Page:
By whom? In IRC, I will quickly /ignore anyone inconsiderate enough to
use such abbreviations. If I get a text message that I can't read, I
don't bother trying to decode it. I just delete it. If the sender later
asks whether I got their message, I reply (truthfully) that I got an
obviously corrupted message which I deleted unread.
given the awkwardness of
entering text on a mobile phone keypad, it's quite understandable.
If I can write English on mobile phone keypads, so can other
English-speaking people. It's hardly difficult.
And it's not entirely unreasonable (though it's wrong) to assume that
since Usenet is another computer-based discussion forum, the same
rules might apply.
The same rules DO apply!

--
Richard Heathfield
"Usenet is a strange place" - dmr 29/7/1999
http://www.cpax.org.uk
email: rjh at the above domain, - www.
Feb 21 '07 #12

P: n/a
Richard Heathfield wrote:
Keith Thompson said:
Richard Heathfield <rj*@see.sig.invalidwrites:
[...]
If the OP doesn't know any better than to write "plz", he's unlikely
to be bright enough to learn C. (Yes, it *could* happen - it's just
unlikely.)
I think that's likely to be unfair. There are contexts in which those
silly little abbreviations like "plz", "u", and "ur" are considered
appropriate (chat rooms, text messaging);

By whom? In IRC, I will quickly /ignore anyone inconsiderate enough to
use such abbreviations. If I get a text message that I can't read, I
don't bother trying to decode it. I just delete it. If the sender later
asks whether I got their message, I reply (truthfully) that I got an
obviously corrupted message which I deleted unread.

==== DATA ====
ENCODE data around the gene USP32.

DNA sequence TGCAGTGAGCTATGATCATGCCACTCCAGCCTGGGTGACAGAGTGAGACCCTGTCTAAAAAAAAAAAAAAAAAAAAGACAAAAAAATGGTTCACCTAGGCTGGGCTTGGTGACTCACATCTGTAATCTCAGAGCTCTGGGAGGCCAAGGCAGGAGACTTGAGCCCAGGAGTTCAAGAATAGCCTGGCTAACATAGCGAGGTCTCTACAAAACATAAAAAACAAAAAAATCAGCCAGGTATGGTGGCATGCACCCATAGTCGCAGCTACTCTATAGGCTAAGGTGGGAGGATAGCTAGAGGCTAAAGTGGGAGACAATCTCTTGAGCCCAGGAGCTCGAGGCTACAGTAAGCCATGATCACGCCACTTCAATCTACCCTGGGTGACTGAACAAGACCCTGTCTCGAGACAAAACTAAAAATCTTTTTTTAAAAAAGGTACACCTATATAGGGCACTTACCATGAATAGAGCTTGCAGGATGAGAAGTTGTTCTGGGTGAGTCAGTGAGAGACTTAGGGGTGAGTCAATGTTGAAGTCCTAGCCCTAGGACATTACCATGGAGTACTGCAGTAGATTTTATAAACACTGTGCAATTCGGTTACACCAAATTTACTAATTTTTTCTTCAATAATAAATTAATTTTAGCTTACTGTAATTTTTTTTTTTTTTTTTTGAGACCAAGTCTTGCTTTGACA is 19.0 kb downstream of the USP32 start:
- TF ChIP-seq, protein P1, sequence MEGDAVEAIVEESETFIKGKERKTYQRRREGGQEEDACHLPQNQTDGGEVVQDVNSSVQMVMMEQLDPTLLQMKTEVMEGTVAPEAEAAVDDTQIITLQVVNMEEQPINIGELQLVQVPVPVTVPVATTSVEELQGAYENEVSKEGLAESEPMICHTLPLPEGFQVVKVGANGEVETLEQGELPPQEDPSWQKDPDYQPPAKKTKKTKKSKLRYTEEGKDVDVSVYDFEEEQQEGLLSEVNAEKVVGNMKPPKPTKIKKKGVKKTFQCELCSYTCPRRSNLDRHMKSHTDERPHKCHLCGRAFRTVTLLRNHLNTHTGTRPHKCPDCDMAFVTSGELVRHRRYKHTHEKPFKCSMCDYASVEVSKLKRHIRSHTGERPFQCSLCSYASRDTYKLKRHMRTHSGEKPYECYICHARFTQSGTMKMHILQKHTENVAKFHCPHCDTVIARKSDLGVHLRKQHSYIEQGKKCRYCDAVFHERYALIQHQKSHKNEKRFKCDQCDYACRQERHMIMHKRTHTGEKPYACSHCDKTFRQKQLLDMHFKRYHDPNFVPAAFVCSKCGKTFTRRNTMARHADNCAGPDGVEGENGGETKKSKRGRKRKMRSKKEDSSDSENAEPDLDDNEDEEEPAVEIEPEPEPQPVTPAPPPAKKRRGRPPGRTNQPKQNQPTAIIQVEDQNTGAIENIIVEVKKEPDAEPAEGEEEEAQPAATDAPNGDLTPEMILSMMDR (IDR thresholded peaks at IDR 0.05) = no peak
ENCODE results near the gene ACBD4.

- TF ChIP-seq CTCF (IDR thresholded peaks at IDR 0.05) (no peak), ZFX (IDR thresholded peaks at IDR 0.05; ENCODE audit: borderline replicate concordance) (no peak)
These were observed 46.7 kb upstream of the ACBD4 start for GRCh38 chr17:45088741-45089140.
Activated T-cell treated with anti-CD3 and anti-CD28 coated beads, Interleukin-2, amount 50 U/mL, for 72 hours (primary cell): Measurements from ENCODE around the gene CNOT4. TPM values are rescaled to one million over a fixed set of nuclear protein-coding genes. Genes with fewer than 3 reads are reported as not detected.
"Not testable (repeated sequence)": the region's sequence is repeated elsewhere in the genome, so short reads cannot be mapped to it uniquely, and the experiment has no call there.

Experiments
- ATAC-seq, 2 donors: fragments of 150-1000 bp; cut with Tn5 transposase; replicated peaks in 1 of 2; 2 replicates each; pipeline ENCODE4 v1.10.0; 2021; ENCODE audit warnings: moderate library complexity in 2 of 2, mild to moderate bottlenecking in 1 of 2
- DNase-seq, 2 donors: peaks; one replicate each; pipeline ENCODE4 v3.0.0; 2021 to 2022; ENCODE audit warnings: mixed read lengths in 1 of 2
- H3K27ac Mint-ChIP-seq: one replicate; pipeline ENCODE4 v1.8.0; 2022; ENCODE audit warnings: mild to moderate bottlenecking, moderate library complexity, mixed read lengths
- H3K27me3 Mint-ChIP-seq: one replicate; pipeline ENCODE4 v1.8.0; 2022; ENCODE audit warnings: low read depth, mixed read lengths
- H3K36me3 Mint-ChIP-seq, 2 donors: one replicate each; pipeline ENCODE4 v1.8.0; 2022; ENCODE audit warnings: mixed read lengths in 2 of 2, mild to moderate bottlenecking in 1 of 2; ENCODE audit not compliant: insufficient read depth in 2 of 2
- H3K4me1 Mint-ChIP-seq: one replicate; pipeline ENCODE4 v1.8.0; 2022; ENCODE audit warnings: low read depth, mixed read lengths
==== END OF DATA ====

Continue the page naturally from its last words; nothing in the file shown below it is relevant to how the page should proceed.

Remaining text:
given the awkwardness of
entering text on a mobile phone keypad, it's quite understandable.

If I can write English on mobile phone keypads, so can other
English-speaking people. It's hardly difficult.
If I do send text messages, (quite rare), I always take the time to
type the message in correct English. SMS-speak is horrible beyond
words. It's mainly acquired from folks who send a zillion text
messages a day, something that's abnormal in and of itself, and like
all habits, it quickly starts to stick to you.

Feb 22 '07 #13

P: n/a
On Feb 21, 10:16 pm, Richard Heathfield <r...@see.sig.invalidwrote:
Keith Thompson said:
Ian Collins <ian-n...@hotmail.comwrites:
user923005 wrote:
On Feb 20, 8:19 pm, Ian Collins <ian-n...@hotmail.comwrote:
tnowle...@gmail.com wrote:
plz help me.
>>>plz doesn't post here any more.
>How's he going to learn then?
>Rather than hoping that posters go away, I hope that they will
improve. Sometimes they do.
Read what I wrote again. I said the the mysterious 'plz' doesn't
post here any more, I didn't say anything to the OP about going away.
But if the OP doesn't know any better than to write "plz", he's likely
to miss the joke.

If the OP doesn't know any better than to write "plz", he's unlikely to
be bright enough to learn C. (Yes, it *could* happen - it's just
unlikely.)
That is really unfair. I mean, the whole point of writing a post is to
pass on a message. Some of us reading the message understands what
"plz" means, and provide some answers for it. Posting a comment which
is negative and personal like un-called for.

I wouldn't be surprise if "plz" becomes mainstream in a few
generations.

Tehn Yit Chin

Feb 22 '07 #14

P: n/a
te***********@gmail.com wrote:
On Feb 21, 10:16 pm, Richard Heathfield <r...@see.sig.invalidwrote:
<snip>
If the OP doesn't know any better than to write "plz", he's unlikely to
be bright enough to learn C. (Yes, it *could* happen - it's just
unlikely.)

That is really unfair. I mean, the whole point of writing a post is to
pass on a message. Some of us reading the message understands what
"plz" means, and provide some answers for it. Posting a comment which
is negative and personal like un-called for.
Apart from the aspersions cast on the OP's ability to learn C, (which
I agree was in bad taste), the main point of the thread stands: that
using silly abbreviations is inappropriate and counterproductive.
I wouldn't be surprise if "plz" becomes mainstream in a few
generations.
Curiously, this sort of mirrors the "standard vs. non-standard"
discussions that often take place here. The letter sequence 'plz' is a
non-standard but in some circles common form for the standard English
word 'please'. Using non-standard variants can potentially be